Regulators told to put growth before red tape

REGULATORS such as the Health & Safety Executive will have to consider whether their actions harm economic growth as part of a “no-nonsense approach” to red tape.

Business minister Michael Fallon will tonight flesh out plans to force the fifty non-financial regulators – including large quangos such as the Environment Agency – to consider whether their actions undermine companies.

He will also declare victory over the gold-plating of EU regulations – the process where Whitehall officials add extra rules when implementing laws passed in Brussels.

Fallon will claim that since July 2011 there have been 88 new EU laws entered onto the UK statute book but only one attempt by a government department to shoehorn in additional red tape that would have damaged businesses.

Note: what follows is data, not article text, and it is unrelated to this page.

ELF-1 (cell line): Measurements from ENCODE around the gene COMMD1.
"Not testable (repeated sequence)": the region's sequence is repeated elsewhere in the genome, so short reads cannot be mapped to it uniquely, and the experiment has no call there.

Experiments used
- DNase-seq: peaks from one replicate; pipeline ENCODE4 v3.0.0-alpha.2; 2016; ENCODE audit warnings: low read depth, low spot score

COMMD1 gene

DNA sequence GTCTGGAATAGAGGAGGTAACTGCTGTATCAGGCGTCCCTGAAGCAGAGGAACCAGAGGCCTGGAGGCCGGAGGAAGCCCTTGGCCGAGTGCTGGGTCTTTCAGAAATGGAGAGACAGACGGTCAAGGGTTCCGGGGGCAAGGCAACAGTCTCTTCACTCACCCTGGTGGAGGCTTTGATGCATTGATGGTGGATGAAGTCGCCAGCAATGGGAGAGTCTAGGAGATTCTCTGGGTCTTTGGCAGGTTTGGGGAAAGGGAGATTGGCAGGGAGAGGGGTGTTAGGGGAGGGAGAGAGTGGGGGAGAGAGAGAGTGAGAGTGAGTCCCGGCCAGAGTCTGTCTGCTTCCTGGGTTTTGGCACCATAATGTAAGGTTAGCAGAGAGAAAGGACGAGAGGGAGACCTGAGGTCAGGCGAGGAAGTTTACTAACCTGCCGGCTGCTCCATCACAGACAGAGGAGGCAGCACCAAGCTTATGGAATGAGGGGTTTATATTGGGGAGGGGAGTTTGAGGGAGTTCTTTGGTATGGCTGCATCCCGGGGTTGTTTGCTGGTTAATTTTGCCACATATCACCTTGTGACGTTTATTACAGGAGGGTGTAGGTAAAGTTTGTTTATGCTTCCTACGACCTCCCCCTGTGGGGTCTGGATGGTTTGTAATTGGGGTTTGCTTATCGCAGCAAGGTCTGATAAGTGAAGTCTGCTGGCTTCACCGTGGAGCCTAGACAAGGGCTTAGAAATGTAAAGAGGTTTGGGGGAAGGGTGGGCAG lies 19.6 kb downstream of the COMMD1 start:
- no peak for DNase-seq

“These reforms are not about relaxing standards. They are about changing the culture so that businesses are seen as part of the solution and enterprise is rewarded,” Fallon will tell the Centre for Policy Studies think tank.

“To give growth a boost we must support challenger businesses – the dynamic upstarts that drive innovation, exploit new technologies, and bring competition into markets. And the evidence is clear that compliance and administrative costs pose a barrier to growth or even market entry for these small firms.”

Fallon will also promise to make it easier for businesses to influence EU regulation. He was brought into the government in September with a specific brief to roll back regulations that hinder economic growth.